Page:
"Craigslist Joe"
Directed by Joseph Garner
CLJ Films
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For many people, Craigslist may bring images of ads seeking missed connections, postings for a yard sale, perverts or the next Craigslist killer. But for Joe Garner, the classifieds site is a place for kindness.

Ignoring the stigma of engaging with strangers on social media, “Craigslist Joe” director and subject Joseph Garner tracks his 31-day journey across the country in the documentary. Garner starts with only a cellphone, laptop, toothbrush and the clothes on his back.

His means for food, companionship and housing all come from ads posted on Craigslist. In the film, Garner asks the question: “Have we become so caught up in our own lives that we don’t notice life outside our bubble?”

The documentary is out to give a moral lesson like Morgan Spurlock’s “Super Size Me.” But instead of exploring the negative effects of the fast food industry, Garner attempts to discover a sense of community in the world through technology. Just like Spurlock, Garner’s body is tested as he lives off of small portions of food and water.

Garner does a good job of placing the audience right next to him by only filming with a single-camera. He even enlisted the help of a cinematographer through Craigslist, Kevin Flint, who also seems to add some protection when encountering some of the strangers Garner meets through ads.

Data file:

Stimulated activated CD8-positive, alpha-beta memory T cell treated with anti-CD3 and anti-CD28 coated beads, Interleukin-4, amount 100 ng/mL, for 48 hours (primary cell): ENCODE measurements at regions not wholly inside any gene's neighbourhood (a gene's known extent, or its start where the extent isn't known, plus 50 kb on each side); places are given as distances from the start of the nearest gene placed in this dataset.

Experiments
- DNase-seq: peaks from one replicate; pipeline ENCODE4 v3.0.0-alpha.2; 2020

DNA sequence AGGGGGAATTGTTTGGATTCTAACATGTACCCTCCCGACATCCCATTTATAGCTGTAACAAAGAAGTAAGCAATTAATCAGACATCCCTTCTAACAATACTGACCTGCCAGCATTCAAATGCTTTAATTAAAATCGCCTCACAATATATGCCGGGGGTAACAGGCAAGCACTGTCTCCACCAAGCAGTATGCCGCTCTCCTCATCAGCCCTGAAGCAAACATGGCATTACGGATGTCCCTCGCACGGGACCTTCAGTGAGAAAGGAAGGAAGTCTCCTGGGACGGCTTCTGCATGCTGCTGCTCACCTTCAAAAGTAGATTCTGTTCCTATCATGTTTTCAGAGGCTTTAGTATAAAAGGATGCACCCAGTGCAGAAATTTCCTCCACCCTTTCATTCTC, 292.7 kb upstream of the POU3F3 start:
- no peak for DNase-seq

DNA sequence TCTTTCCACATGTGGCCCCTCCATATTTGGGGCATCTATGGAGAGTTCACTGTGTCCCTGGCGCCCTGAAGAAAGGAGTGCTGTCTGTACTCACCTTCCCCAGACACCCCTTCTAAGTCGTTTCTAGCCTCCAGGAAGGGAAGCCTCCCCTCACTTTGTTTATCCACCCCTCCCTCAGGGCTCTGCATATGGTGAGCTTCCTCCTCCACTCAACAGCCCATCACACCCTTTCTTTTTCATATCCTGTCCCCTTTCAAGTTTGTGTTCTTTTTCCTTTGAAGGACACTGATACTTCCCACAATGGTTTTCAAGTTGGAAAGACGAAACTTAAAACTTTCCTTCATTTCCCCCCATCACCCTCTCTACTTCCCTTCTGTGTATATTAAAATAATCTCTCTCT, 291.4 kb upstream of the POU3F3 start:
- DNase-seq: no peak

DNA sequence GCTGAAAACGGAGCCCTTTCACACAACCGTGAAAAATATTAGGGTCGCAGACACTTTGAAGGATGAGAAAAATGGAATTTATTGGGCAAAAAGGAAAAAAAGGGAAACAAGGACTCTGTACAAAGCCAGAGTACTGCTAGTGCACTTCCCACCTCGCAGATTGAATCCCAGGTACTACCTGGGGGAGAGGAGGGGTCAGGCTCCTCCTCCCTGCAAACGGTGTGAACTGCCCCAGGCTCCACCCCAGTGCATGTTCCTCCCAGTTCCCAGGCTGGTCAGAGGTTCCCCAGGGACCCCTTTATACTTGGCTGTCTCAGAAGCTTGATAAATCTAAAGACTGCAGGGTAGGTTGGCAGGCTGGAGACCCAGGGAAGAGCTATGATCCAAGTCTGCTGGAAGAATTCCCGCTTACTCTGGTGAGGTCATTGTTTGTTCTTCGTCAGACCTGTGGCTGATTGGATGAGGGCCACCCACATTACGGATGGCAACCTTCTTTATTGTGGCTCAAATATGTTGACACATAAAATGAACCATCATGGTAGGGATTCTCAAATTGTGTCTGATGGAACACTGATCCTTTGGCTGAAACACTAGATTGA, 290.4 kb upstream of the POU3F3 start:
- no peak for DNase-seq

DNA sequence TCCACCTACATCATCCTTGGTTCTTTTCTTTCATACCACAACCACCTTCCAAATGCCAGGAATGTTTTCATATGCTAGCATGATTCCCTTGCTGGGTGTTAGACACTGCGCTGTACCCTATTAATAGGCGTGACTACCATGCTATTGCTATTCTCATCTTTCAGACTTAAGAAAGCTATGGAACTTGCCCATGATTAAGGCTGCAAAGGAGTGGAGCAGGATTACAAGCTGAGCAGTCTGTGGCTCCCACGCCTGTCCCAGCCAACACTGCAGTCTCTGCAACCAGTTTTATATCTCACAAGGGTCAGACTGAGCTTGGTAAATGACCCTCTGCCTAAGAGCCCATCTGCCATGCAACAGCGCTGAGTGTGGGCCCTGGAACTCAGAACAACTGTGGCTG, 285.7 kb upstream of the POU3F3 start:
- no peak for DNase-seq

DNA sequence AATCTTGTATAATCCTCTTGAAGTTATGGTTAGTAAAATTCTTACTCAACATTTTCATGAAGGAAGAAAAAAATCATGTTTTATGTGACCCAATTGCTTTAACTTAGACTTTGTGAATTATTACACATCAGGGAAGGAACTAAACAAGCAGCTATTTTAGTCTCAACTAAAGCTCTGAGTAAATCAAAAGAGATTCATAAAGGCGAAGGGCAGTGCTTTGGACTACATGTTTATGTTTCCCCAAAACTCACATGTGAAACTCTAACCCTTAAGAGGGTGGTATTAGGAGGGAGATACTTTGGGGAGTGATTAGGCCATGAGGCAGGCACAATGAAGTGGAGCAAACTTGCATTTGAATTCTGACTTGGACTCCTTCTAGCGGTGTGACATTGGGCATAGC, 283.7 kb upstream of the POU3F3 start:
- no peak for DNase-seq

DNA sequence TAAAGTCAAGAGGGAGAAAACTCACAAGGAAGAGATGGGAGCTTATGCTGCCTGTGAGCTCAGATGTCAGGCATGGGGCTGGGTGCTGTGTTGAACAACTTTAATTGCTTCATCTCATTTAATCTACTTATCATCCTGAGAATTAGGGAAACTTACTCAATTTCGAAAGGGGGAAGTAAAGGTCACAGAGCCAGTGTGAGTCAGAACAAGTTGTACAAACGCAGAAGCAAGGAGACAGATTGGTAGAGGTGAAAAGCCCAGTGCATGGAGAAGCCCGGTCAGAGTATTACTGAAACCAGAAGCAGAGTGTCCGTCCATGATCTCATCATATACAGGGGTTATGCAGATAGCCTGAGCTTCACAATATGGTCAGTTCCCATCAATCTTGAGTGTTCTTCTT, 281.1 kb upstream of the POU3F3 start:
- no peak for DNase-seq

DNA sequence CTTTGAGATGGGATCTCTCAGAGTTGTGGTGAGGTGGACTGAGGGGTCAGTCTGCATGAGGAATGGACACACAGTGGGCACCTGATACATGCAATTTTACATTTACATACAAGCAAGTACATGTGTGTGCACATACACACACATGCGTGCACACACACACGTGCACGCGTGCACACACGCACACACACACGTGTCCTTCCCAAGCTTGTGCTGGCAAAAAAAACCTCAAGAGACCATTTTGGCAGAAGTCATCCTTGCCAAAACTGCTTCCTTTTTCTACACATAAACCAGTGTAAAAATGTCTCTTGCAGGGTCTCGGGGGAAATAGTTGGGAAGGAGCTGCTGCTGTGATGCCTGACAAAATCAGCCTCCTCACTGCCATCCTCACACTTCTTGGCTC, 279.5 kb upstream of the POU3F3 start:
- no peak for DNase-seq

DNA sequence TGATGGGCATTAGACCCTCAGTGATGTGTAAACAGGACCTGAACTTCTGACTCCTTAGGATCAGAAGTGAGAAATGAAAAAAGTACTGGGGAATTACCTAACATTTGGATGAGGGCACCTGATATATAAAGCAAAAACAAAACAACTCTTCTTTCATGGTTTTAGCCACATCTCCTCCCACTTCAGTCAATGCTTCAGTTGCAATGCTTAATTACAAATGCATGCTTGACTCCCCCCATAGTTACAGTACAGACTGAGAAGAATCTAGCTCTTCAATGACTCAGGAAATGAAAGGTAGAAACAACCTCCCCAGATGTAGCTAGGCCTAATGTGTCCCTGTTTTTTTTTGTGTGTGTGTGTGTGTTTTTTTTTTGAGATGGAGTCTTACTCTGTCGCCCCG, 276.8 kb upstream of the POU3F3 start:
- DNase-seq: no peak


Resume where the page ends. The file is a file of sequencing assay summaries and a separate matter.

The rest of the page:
The documentary nicely captures the kindness Garner was looking for through Craigslist users. The kindness of strangers takes Garner to Washington, New York, Louisiana, Nebraska, Illinois, California and many other states during his month-long trip that started in Los Angeles.

A man with a stuffed rooster in his car, a dominatrix with a couch to sleep on and a woman who prays with crystals with some extra food all give a helping hand to Garner during his journey across the states. Each lively character helps Garner with food, clothes and a place to stay without asking for anything in return.

The film manages to delve into issues the nation has faced in recent years such as Hurricane Katrina during a heartfelt moment in which Garner looks through a photo album left in a house that was affected by the storm. Garner also helps the audience see how some Muslim Americans were racially profiled after Sept. 11.

This is seen through Mohammed Al-Maly, the director of an after-school program for refugee children that Garner volunteers at, as he invites Garner to his home for dinner and even offers him clothing. Al-Maly’s father tells Garner that people on the streets would yell to his family, “Go back to your country!” but he remains positive and said he is an American citizen and will always defend America. Garner is overwhelmed with emotions and cries after hearing about the taunting Al-Maly’s family received after the tragic event.

Overall, Garner’s film brings a new perspective to the survival of a community within a nation that has faced so much in recent years as well as Garner’s survival by having faith in the goodwill of Americans.

““ Brittany Taylor

Email Taylor at btaylor1@media.ucla.edu.